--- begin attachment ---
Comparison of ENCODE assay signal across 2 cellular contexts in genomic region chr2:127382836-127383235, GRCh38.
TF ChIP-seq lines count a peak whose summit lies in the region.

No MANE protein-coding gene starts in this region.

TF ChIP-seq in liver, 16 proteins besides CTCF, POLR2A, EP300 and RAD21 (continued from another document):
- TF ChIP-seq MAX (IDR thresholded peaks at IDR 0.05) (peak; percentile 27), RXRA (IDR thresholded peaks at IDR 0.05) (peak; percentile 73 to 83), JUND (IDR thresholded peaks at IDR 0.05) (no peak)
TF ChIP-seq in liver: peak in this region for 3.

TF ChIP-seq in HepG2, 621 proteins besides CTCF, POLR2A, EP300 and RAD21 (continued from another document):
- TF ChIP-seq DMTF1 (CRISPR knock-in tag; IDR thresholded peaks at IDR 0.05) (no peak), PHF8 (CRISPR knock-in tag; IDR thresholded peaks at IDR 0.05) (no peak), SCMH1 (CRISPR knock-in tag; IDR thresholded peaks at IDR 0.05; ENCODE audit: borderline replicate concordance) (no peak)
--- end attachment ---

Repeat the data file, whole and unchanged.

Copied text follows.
Comparison of ENCODE assay signal across 2 cellular contexts in genomic region chr2:127382836-127383235, GRCh38.
TF ChIP-seq lines count a peak whose summit lies in the region.

No MANE protein-coding gene starts in this region.

TF ChIP-seq in liver, 16 proteins besides CTCF, POLR2A, EP300 and RAD21 (continued from another document):
- TF ChIP-seq MAX (IDR thresholded peaks at IDR 0.05) (peak; percentile 27), RXRA (IDR thresholded peaks at IDR 0.05) (peak; percentile 73 to 83), JUND (IDR thresholded peaks at IDR 0.05) (no peak)
TF ChIP-seq in liver: peak in this region for 3.

TF ChIP-seq in HepG2, 621 proteins besides CTCF, POLR2A, EP300 and RAD21 (continued from another document):
- TF ChIP-seq DMTF1 (CRISPR knock-in tag; IDR thresholded peaks at IDR 0.05) (no peak), PHF8 (CRISPR knock-in tag; IDR thresholded peaks at IDR 0.05) (no peak), SCMH1 (CRISPR knock-in tag; IDR thresholded peaks at IDR 0.05; ENCODE audit: borderline replicate concordance) (no peak)